8. Packet loss
As the name implies, packet loss occurs when network packets don’t make it to their destination and are lost along the way. As mentioned, when congestion is bad, networks will drop queued packets until it has the ability to try again.
Often in situations of packet loss, applications higher in the OSI model will attempt to re-send the data, causing further network congestion and further packet loss. High packet loss is one of the common causes of slow internet, slow network, and slow Wi-Fi complaints.
In addition to network congestion, packet loss can occur for many other reasons, including hardware issues and software application bugs.
Network flows are one of the more complex and useful concepts related to network traffic monitoring. In theory, a network flow is a set of packets sent between two or more endpoints on a network. In practice, network flows come in a variety of different forms (host-to-host, broadcast, anycast, etc.) and use many different network protocols.
So can any group of packets be considered a flow? Not exactly. A flow is typically a group of packets with attributes in common. Think of it like a conversation between two people: words are the packets the entire conversation is the flow.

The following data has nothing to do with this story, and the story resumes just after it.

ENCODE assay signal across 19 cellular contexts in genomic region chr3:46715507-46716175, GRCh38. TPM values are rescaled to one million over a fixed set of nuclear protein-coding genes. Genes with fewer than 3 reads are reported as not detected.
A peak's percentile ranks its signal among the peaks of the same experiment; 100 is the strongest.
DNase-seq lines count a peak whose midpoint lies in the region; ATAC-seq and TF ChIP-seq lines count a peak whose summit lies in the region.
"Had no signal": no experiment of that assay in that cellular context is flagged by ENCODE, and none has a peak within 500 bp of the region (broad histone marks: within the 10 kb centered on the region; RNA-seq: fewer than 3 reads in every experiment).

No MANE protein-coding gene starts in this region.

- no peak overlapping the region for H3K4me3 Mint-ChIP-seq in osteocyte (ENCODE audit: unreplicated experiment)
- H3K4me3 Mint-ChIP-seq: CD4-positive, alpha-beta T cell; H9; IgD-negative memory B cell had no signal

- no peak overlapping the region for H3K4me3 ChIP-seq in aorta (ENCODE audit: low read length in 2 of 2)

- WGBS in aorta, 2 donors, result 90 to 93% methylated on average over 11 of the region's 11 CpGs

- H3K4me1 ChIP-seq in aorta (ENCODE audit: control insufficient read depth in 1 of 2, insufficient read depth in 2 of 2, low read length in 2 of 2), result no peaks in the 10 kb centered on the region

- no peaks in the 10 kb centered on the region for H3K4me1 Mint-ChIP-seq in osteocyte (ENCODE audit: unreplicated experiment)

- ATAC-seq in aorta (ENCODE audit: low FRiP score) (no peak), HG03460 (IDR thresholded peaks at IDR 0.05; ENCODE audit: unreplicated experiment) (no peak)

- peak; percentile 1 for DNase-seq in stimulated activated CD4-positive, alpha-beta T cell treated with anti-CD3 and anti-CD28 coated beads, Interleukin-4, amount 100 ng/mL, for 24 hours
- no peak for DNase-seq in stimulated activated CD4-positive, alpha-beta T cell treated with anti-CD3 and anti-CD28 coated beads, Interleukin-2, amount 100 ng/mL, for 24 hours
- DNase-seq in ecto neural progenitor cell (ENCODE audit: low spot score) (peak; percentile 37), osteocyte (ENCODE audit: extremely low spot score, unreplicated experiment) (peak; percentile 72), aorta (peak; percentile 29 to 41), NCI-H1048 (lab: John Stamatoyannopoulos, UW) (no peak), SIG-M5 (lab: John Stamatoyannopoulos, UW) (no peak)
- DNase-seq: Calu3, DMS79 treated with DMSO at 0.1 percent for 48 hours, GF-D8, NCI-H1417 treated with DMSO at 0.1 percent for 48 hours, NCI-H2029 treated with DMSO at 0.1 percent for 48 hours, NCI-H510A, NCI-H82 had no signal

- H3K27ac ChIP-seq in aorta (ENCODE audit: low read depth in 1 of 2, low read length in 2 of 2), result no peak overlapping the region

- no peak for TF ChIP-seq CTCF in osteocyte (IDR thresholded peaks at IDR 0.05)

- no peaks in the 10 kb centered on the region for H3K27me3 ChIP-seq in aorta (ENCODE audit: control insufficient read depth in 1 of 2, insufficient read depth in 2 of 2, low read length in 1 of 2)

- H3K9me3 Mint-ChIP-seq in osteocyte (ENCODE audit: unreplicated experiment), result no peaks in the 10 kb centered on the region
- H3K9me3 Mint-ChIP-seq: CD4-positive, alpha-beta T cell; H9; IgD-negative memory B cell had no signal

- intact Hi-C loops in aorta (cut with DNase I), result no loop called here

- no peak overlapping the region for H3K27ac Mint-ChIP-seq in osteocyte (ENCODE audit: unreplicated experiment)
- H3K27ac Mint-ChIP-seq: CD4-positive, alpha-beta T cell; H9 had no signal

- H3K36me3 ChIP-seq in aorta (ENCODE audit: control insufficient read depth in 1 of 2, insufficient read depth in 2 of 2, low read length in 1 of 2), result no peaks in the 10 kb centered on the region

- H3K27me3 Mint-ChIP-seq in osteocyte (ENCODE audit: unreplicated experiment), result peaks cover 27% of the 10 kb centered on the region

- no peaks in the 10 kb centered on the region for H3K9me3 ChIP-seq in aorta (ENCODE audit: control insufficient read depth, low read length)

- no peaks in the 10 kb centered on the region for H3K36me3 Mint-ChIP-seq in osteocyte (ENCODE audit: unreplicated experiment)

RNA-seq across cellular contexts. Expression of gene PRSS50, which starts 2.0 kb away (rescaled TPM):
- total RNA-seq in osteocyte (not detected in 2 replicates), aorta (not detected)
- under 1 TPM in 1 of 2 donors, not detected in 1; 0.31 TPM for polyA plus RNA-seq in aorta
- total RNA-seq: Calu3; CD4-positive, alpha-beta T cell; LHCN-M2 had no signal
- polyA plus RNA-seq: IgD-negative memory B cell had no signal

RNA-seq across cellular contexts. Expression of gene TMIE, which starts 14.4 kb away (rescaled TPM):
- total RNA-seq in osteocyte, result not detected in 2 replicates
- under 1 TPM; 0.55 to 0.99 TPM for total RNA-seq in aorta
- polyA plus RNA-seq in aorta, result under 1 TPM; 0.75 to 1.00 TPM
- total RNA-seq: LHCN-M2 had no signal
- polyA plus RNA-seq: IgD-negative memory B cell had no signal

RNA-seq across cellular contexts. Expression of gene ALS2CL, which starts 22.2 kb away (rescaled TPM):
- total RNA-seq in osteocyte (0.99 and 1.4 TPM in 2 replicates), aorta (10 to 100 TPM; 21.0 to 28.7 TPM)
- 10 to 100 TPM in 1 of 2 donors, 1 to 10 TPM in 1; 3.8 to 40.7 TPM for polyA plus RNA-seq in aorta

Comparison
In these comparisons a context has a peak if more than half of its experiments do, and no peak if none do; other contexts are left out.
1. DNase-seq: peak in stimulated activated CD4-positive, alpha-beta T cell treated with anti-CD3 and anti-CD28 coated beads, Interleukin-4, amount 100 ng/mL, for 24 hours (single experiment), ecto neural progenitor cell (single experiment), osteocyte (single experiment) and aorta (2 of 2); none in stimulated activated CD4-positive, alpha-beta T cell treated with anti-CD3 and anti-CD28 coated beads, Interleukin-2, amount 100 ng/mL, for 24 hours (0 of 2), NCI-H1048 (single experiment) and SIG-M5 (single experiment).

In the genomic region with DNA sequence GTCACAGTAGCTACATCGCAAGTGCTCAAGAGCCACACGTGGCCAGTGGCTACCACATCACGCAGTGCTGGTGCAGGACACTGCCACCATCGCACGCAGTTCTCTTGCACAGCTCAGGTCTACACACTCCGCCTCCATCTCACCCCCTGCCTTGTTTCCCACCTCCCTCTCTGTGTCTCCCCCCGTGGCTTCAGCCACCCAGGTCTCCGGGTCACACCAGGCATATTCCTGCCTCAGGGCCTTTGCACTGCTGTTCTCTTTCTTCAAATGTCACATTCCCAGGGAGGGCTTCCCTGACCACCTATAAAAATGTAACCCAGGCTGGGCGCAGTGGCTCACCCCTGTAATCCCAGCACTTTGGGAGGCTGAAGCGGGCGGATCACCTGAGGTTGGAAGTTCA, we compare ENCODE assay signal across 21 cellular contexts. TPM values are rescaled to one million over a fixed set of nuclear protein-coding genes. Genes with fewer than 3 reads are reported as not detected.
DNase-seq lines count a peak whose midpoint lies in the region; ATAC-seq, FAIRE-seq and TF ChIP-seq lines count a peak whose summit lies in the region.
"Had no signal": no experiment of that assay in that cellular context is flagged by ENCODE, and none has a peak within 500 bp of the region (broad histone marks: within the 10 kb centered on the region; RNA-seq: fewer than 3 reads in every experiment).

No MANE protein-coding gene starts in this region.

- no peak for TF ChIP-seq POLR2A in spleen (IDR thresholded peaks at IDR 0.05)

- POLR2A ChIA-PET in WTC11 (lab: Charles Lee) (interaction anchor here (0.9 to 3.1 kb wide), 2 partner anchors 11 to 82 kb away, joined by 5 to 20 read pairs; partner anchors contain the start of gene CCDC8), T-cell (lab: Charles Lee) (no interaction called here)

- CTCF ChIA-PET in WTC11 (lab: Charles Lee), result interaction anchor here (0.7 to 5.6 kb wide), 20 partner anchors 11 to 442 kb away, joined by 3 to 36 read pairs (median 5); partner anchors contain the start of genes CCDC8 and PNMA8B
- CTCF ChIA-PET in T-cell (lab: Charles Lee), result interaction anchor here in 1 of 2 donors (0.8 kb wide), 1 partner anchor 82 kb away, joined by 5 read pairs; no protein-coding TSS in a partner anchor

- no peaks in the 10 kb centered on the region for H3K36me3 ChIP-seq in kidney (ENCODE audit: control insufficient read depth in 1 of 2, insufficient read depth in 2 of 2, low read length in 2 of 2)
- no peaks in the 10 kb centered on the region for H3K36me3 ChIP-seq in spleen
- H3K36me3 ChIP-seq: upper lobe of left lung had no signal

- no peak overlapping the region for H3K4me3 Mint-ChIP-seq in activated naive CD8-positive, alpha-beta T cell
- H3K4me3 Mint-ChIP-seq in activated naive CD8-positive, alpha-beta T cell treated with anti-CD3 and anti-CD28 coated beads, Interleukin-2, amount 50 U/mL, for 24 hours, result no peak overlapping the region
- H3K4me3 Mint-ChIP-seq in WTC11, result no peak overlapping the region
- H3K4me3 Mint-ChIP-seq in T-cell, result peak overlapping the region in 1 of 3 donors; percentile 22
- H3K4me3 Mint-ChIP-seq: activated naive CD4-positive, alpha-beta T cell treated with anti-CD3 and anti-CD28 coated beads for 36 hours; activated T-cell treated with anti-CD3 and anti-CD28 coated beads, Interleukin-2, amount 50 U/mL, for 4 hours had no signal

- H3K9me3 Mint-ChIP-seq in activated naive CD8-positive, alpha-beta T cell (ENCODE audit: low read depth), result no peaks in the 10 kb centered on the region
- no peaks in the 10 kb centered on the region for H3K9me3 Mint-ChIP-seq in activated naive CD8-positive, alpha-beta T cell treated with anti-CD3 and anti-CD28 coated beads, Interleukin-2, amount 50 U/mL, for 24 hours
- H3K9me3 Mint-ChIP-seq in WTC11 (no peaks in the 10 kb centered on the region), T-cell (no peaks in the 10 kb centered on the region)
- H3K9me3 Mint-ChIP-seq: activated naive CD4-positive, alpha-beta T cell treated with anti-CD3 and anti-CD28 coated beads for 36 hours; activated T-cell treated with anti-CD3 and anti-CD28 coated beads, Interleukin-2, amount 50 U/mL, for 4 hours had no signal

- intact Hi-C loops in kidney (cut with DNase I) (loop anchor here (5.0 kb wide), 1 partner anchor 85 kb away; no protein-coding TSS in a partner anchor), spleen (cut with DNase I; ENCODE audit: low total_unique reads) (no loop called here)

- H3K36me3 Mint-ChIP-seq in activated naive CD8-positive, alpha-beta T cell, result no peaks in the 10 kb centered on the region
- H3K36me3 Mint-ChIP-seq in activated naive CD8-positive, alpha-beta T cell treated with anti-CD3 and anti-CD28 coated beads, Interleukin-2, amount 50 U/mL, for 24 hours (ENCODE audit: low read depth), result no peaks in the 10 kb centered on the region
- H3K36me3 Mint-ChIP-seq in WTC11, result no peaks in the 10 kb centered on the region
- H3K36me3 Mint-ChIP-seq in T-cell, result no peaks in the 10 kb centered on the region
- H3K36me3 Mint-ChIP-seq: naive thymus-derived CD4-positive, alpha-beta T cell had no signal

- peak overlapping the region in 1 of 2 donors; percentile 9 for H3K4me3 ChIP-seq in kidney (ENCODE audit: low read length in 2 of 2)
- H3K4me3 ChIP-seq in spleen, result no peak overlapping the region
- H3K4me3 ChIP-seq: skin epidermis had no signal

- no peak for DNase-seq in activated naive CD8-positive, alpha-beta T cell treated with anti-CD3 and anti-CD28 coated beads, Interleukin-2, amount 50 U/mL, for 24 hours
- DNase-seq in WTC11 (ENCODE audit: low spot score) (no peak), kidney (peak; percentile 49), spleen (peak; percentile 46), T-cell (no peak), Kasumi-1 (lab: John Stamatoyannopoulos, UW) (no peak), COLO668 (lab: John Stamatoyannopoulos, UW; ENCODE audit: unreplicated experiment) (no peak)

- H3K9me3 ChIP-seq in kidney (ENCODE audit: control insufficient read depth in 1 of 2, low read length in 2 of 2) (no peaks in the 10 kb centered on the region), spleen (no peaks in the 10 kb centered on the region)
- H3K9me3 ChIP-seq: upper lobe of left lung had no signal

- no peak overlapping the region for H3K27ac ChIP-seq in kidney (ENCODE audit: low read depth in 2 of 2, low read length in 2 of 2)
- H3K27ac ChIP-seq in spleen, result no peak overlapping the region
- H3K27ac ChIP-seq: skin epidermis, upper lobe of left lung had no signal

10. Flow Protocols
Devices that track these flows often report on them to outside sources. To do that, the devices rely on flow protocols, or a defined set of rules on how to communicate the details of the conversations.
Types of flow protocols include NetFlow, IPFIX, J-Flow, and sFlow. The main benefit of flow protocols is they enable administrators to look beyond basic network monitoring statistics like bandwidth utilization and gain deeper insights into what’s actually happening on the network. For example, instead of just knowing a given link has high bandwidth utilization, you can see there’s a specific user downloading a disproportionate amount of large files causing the issue.
While not specifically a network traffic term, IOPS (pronounced “eye-ops”) often comes up when discussing network performance. IOPS refers to the input/output operations per second a storage device can perform.
Storage devices are limited in the speed at which they can read and write data. As the device reaches its IOPS limit, data may be queued or dropped by the application, another cause of packet loss.
Now that we’ve covered these basic network traffic terms, are you ready to start digging into monitoring and understanding your network traffic? Download our free ebook on finding blindspots, keeping networks healthy & secure with Auvik TrafficInsights.
Steve, while not disagreeing with your (and others definition of latency, I find it easier to consider the ‘delay’ in parts. 1. The unchanging time due to the physical characteristics of the medium and 2. the ‘ad ons’ due queuing and other factors. See the paper below.
Rest of the article is useful.